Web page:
Lebanon: Gulf Arabs Sell Off Local Properties

Major investors and real estate owners started to put up their properties for sale. (Photo: Bilal Jawich)

By: Mouhamad Wehbe

Published Monday, January 7, 2013

Starting a year ago, Gulf Arabs who own a substantial amount of real estate in Lebanon started selling off their property, ahead of what appears to be a full economic withdrawal driven by political motives.

Lebanese real estate agents have noted that beginning a year ago, Gulf Arabs – be they property investors, owners, or regular tourists in Lebanon – began to slowly withdraw from the country.

Even though the local real estate market has declined over the past few years, it has not prevented Gulf citizens from selling off their properties.

A local bank employee tells how his bank financed the construction of a palace for a wealthy Qatari in Broumana near Beirut. It was completed in early 2011, costing millions of dollars.

The employee was surprised to hear that the Qatari sheikh has asked the bank manager to sell the property, even at half the cost. The reason given was that the decision came from the Qatari leadership, instructing all its citizens to withdraw from the Lebanese real estate market.

The Saudi approach was more subtle and diplomatic – its citizens did not rush to pull out their investments in one fell swoop. The first step was to cut down on their visits to Lebanon, followed by a boycott of economic conferences and events.

Then, to the surprise of many Lebanese, major investors and real estate owners started to put up their properties for sale.

Local firms with Gulf connections noticed that large holding companies, like the Saudi Bin Mahfouz Group, which owns properties throughout Lebanon – particularly in downtown Beirut – was prepared to sell off anything it can at a profit.

Another Saudi firm, the Binladin Group, which owns 7,000 square meters of land in the Metn area above Beirut, also appears to be trying to sell the property.

More surprising was news that Saudis living in Lebanon were contacted by their embassy, asking them to stop paying their children’s tuition fees and leave the country as soon as possible.

These are not small property owners that have decided to pull out of the market. They are major real estate investors who contributed to tripling property prices in Lebanon between 2007 and 2011.

They started to sell their property before the real estate market took a nosedive, making tremendous profits after having pushed prices to record highs. In early 2010, for example, a $100,000 investment could yield up to a million dollars.

Seasoned real estate agents in Lebanon say that the Gulf Arabs realized then that prices have reached a ceiling and that it was time to sell before prices come tumbling down. At the time, however, the motivation was economic and not political, as is the case now.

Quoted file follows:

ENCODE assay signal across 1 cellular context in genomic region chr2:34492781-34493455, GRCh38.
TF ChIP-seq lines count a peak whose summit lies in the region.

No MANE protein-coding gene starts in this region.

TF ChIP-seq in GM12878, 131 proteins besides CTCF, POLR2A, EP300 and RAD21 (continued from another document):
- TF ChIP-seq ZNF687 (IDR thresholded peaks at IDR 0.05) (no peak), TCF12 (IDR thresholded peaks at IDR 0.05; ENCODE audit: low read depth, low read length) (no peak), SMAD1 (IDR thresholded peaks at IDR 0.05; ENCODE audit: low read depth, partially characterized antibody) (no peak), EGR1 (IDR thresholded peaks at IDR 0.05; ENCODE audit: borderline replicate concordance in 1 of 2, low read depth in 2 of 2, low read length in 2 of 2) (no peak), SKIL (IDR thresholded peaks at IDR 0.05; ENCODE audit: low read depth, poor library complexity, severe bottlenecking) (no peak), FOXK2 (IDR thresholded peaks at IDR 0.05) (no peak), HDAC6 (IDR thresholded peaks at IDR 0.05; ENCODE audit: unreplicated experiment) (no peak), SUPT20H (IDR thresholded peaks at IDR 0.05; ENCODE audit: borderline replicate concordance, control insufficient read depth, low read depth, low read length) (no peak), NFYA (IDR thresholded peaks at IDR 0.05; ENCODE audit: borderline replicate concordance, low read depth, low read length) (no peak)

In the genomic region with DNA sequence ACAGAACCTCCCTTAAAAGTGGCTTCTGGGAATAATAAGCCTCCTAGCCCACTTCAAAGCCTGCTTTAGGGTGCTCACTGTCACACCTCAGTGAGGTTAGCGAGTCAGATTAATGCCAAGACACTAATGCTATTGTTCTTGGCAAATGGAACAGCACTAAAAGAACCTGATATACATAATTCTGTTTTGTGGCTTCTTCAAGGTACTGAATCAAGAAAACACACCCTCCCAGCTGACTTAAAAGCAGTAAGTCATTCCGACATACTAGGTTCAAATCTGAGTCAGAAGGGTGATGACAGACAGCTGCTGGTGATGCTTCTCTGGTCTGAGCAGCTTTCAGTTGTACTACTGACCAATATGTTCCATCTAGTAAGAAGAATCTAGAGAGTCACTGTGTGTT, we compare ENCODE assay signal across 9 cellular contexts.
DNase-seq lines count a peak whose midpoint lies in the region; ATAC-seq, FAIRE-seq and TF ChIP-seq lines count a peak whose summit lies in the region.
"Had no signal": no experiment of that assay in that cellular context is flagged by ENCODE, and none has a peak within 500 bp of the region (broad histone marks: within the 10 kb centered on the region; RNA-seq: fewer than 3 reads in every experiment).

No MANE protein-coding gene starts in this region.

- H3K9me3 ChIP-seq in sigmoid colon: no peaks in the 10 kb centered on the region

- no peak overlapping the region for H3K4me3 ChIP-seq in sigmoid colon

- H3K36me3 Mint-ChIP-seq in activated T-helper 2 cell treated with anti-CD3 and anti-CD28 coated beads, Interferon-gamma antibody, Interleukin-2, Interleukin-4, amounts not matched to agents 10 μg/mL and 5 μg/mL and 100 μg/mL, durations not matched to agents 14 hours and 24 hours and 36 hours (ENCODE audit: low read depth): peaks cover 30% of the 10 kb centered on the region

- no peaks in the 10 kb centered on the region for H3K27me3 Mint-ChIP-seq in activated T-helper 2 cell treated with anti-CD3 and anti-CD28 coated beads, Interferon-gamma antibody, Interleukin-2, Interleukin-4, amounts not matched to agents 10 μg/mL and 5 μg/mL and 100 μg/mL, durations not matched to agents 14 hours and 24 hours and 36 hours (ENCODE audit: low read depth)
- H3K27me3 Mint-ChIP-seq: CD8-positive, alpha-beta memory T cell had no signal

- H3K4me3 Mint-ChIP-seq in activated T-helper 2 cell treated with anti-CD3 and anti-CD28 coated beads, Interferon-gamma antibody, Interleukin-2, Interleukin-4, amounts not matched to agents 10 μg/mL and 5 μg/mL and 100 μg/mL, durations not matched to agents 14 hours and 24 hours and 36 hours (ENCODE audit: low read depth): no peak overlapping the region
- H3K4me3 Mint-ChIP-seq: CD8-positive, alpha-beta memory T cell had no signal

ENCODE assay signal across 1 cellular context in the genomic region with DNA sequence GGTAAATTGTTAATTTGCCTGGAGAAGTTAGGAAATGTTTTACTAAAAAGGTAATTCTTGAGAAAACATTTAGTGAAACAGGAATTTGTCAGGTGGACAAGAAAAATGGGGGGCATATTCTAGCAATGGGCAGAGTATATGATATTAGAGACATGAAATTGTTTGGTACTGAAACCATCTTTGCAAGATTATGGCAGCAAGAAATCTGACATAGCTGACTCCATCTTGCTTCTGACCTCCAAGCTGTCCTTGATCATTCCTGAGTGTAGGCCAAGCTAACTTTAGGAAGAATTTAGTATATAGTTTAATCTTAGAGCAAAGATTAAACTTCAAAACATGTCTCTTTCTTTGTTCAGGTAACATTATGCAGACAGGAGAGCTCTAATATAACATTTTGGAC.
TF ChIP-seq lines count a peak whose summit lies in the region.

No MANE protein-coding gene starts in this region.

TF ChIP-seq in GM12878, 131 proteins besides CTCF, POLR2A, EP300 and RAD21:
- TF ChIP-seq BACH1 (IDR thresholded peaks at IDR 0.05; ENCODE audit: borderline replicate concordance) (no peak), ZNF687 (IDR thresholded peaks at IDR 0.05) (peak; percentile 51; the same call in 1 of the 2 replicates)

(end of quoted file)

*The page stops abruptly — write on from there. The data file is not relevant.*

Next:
After the outbreak of the Syrian crisis in early 2011, Gulf investors started to sell for different reasons altogether.

Since then, Gulf embassies in Lebanon began to lay the groundwork for an economic retreat in order to put pressure on the Lebanese government to take a strong position against the Assad regime.

A local architect who follows the real estate market closely notes that despite the downturn, Gulf sellers insist on asking a high price for their property, with little success. He wonders what is the strategy behind this exit from the Lebanese market by Gulf investors and how will they return, and at what price.

He points out that many of the buyers are rich Lebanese expats in Africa, who dream of owning property overlooking the sea or in downtown Beirut.

This article is an edited translation from the Arabic Edition.

Comments

The main reason is that the local real estate market has declined over the past few years so because of it Gulf citizens have to sell their properties.
Regards,

If this exit trend continues and Lebanese property prices continue to fall, as others have noted, this unfortunate crisis could be turned into a positive opportunity for the average working class Lebanese society.

Maybe it is time for the Lebanese government to take action and partner with the local banks to offer some sort of subsidised mortgage deal for the local community?

Hope that Lebanese will afford to buy them at half price. It might be worrying when investors withdraw from the country. This may cause estate crisis. Moreover, those who rent their estates won't get same money as before bacause there will be many estates to rent/buy.

What this article misses to note is that the price drop will finally allow a huge group of LEBANESE to buy property when they couldn't do so before..

umm he mentions that in the last paragraph

Yeah I agree. Better to read it first.

I think that the first comment was designed to mean that if prices fall sufficiently, many middle class or working class lebanese will be able to afford property. Replacing Gulf arabs with wealthy lebanese expatriates isn't really much of an improvement in the eyes of the vast majority of Lebanese citizens who can't afford a place of their own.

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